This animation shows Earth spinning through space at 1.3 million mph

Here's an animation of how fast Earth is rotating relative to the Sun, Milky Way galaxy and the Cosmic Microwave Background.

Published Mon, Jun 15 2020 7:30 AM CDT   |   Updated Tue, Nov 3 2020 11:43 AM CST

A former NASA scientist has released an informative animated video that shows how fast Earth is rotating relative to the Sun, the Milky Way galaxy, and the Cosmic Microwave Background.

This animation shows Earth spinning through space at 1.3 million mph 15 |

The simple animation video found above was created by planetary scientists, and former NASA scientist James O'Donoghue, who wanted to put all of this information into context with a simple and informative video. According to O'Donoghue, "People often talk about how we are standing on a ball (Earth) which rotates at great speed, and that this ball orbits another at an even greater speed. Sometimes this is extended to how fast we orbit the centre of our Milky Way."

O'Donoghue also said, "In all the confusion of big numbers and directions, I simply wanted to put all this information into context in a single frame so people could understand where they're headed - and how fast." Looking at the video, we can on the left-hand side the numbers that show the speed of Earth's rotation (1030 mph). Below the Earth is the Sun, and how fast the Earth rotates in comparison to the Sun, the same goes for the Milky Way galaxy, and then finally the Cosmic Microwave Background that was produced by the Big Bang.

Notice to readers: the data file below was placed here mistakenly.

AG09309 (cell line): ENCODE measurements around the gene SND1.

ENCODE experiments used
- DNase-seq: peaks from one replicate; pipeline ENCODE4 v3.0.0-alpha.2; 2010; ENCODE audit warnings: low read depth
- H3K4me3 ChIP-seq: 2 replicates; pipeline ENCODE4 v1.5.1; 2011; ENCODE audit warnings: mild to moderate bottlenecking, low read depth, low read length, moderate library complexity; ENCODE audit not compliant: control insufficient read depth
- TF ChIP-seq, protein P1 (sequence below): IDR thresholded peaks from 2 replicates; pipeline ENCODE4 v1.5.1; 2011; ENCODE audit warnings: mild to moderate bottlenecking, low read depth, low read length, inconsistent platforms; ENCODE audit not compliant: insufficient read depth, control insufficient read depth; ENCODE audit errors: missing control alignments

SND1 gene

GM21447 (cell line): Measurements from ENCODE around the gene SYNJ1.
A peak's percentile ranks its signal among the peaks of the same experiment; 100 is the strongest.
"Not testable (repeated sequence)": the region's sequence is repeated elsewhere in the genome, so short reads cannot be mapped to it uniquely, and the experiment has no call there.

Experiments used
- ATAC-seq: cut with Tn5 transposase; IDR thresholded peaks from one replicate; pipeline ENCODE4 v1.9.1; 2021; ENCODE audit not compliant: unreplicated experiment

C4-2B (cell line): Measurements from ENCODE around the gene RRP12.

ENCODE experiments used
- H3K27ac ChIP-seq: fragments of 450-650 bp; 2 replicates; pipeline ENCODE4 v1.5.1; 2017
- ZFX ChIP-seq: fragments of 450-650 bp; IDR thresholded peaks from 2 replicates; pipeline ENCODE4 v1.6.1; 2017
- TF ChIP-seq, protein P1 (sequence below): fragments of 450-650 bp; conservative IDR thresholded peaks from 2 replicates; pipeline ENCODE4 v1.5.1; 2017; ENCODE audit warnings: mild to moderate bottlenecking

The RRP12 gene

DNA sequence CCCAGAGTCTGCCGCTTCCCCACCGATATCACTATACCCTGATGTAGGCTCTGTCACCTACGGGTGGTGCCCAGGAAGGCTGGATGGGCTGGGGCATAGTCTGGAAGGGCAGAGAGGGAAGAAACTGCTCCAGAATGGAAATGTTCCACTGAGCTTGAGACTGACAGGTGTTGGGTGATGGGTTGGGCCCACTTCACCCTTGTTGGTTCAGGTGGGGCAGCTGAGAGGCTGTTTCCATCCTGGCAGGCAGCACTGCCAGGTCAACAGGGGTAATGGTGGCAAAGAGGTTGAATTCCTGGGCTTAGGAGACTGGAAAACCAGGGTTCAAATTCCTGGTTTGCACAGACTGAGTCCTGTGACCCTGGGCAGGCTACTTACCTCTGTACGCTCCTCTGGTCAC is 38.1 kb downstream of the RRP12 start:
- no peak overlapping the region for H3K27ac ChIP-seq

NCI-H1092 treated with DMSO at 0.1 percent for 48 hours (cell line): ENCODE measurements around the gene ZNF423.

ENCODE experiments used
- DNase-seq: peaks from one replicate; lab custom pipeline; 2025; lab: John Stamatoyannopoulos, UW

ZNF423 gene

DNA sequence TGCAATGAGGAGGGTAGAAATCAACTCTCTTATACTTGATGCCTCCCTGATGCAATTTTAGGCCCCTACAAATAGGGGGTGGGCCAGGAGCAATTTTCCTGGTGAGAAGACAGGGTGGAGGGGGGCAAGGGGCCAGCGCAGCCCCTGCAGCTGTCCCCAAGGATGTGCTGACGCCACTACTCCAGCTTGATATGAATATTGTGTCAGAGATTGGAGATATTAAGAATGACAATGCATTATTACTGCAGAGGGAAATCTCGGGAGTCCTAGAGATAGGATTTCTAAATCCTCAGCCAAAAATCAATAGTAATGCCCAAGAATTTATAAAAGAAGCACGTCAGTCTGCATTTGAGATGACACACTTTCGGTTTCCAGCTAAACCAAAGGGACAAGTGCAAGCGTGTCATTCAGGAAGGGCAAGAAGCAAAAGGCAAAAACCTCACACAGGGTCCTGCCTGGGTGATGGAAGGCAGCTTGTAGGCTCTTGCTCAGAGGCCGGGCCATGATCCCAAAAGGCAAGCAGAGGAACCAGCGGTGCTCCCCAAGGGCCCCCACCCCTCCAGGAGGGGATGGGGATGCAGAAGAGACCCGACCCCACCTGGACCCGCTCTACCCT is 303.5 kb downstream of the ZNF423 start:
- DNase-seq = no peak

On the right-hand side is dots that show how fast each object travels 150 kilometers (93 miles). Here's a quick answer to how it all works: the Earth orbits the Sun at 66,600 mph, the Sun orbits the Milky Way at 514,500 mph, and finally, the solar system's speed relative to the Cosmic Microwave Background is 827,000 mph. If you take a step further back, you will find that the entire galaxy is traveling through the Cosmic Microwave Background at 1.3 million mph.

SpaceX and Tesla CEO, Elon Musk even commented on the video, stating "makes it clear that you can only sense acceleration, not velocity."

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Jak joined the TweakTown team in 2017 and has since reviewed 100s of new tech products and kept us informed daily on the latest news. Jak's love for technology, and, more specifically, PC gaming, began at 10 years old. It was the day his dad showed him how to play Age of Empires on an old Compaq PC. Ever since that day, Jak fell in love with games and the progression of the technology industry in all its forms. Instead of typical FPS, Jak holds a very special spot in his heart for RTS games.

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